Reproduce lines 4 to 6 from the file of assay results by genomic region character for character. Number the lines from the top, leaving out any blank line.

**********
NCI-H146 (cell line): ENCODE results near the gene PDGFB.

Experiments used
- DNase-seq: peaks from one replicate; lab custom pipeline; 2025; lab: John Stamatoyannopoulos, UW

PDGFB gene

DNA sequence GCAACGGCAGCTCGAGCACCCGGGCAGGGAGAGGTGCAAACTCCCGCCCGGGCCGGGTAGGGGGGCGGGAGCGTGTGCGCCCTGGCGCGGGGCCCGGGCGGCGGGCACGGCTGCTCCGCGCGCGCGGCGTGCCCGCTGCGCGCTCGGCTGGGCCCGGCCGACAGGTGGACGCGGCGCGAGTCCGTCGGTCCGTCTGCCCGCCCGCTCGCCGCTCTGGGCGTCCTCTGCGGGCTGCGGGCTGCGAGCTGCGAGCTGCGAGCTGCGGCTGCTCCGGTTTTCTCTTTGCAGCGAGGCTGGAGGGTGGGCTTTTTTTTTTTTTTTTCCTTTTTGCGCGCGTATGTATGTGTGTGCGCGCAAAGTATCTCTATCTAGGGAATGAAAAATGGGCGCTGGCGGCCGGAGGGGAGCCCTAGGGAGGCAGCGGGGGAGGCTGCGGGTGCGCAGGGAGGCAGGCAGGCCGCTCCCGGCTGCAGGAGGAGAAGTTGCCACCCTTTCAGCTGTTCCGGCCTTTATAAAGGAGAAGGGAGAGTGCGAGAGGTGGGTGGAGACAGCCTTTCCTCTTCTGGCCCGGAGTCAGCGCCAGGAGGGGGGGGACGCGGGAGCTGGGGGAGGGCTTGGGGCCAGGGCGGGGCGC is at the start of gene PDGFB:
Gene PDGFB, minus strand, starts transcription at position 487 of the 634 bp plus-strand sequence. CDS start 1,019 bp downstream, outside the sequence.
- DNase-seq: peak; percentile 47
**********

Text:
PDGFB gene

DNA sequence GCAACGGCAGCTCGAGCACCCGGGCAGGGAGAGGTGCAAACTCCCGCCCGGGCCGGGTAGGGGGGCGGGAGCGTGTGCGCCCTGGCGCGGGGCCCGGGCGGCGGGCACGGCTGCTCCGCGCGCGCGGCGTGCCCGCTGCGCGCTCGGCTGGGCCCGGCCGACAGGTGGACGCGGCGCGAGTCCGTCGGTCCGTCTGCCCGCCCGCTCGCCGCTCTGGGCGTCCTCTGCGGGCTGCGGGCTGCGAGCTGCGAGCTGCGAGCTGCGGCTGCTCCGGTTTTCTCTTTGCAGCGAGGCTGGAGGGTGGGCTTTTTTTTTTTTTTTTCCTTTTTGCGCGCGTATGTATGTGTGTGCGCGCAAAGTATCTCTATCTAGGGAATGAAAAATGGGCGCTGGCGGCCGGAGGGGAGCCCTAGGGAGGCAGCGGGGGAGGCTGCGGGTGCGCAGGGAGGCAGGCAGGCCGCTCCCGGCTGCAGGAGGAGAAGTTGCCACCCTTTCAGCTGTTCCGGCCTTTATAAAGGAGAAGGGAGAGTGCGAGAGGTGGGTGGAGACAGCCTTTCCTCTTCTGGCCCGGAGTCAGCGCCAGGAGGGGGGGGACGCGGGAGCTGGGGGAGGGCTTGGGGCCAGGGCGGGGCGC is at the start of gene PDGFB:
Gene PDGFB, minus strand, starts transcription at position 487 of the 634 bp plus-strand sequence. CDS start 1,019 bp downstream, outside the sequence.